South Africa probes passport of 'British woman' in Kenya attack
JOHANNESBURG - Agence France-Presse
A photo of fake South African passport of Samantha Lewthwaite released by Kenyan police in December 2011. AFP PhotoSouth Africa said Tuesday it was probing whether a British woman travelled to Kenya on a forged South African passport and took part in a deadly siege of a Nairobi mall.
Kenyan Foreign Minister Amina Mohamed has said that two or three American men and a British woman were among the suspected Al-Qaeda linked Shebab militants behind the attacks at the Westgate shopping centre.
Pretoria is conducting a "thorough investigation" into reports that the woman may have travelled to Kenya using a forged South African passport, Home Affairs spokesman Ronnie Mamoepa told AFP.
"Reports are saying a white terrorist was killed in that shootout," he said, referring to reports that a British woman suspect dubbed the "White Widow" had been killed.
He said South Africa would work with the Kenyan authorities to obtain a copy of the passport "to enable us to determine the facts". Media reports have said the woman could be Samantha Lewthwaite, the widow of one of the suicide bombers in the 2005 attacks on the London transport network.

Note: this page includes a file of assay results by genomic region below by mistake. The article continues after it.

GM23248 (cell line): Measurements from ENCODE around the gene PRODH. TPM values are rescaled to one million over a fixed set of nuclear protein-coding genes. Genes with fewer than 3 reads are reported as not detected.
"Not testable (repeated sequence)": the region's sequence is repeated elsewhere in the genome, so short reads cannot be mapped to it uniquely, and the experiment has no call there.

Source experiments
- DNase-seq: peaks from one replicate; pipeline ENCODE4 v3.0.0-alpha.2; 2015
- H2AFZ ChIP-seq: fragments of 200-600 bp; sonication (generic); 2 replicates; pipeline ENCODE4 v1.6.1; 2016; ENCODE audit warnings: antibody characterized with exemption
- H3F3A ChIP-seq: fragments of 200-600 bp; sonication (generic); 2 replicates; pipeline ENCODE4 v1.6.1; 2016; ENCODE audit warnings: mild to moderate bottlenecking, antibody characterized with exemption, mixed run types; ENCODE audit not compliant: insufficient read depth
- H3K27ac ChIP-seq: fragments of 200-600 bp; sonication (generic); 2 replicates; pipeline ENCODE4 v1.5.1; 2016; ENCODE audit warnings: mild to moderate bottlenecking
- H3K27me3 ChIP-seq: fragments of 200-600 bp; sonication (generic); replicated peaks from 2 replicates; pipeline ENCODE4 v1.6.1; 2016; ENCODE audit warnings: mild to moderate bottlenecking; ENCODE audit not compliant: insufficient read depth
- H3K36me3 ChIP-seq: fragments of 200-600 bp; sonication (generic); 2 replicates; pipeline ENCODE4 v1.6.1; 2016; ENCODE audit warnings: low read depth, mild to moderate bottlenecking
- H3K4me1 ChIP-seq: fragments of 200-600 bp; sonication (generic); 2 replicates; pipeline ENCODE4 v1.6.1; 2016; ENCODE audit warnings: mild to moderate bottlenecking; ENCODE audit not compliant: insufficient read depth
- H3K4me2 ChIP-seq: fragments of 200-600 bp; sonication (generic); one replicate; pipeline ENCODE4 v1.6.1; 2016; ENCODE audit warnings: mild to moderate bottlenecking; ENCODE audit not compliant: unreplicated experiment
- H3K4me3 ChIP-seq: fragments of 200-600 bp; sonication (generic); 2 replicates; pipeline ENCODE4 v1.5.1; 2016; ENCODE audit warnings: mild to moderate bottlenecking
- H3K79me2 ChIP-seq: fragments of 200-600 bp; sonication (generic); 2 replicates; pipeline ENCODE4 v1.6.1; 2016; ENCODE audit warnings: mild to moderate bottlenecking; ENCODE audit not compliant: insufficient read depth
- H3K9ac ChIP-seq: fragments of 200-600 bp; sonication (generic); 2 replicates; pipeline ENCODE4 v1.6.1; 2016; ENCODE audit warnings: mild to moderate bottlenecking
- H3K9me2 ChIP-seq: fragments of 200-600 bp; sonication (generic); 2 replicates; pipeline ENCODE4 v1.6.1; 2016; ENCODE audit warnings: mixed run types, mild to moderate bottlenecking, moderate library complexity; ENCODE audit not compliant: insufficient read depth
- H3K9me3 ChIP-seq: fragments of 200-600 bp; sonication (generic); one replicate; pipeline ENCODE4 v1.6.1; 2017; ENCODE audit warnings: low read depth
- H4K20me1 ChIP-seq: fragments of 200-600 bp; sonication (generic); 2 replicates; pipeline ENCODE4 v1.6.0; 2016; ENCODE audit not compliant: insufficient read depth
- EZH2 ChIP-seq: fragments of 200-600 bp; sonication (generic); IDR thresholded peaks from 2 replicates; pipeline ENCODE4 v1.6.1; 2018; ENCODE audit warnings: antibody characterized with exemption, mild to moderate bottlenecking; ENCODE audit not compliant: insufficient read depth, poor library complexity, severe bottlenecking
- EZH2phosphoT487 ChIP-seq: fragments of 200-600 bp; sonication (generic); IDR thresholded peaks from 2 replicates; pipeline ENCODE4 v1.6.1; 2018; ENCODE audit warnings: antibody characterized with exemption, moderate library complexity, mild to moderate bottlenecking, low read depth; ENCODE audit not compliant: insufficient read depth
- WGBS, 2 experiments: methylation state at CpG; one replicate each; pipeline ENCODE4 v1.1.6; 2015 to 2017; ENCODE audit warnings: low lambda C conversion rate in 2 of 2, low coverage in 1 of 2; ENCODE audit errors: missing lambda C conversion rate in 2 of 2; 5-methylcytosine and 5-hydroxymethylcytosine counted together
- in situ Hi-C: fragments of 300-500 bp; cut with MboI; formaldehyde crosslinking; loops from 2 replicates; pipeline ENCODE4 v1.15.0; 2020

Lewthwaite is wanted by Kenya over terror plot allegations after she entered the country with a South African passport -- believed to be forged -- under the name Natalie Faye Webb.
South African officials were trying to find out if a passport had been found "on the body of the person" killed in the Nairobi siege, said Mamoepa.
Lewthwaite, 29, regularly travels to South Africa and stayed in Indian suburbs of Johannesburg earlier this year, according to terror expert and politics professor Hussein Solomon from the University of the Free State.
"She managed to enter the country even though her name is on Interpol's list of wanted persons," Solomon told Beeld newspaper.
Mamoepa declined to say whether anyone with Webb's passport number had travelled to or from South Africa in recent months.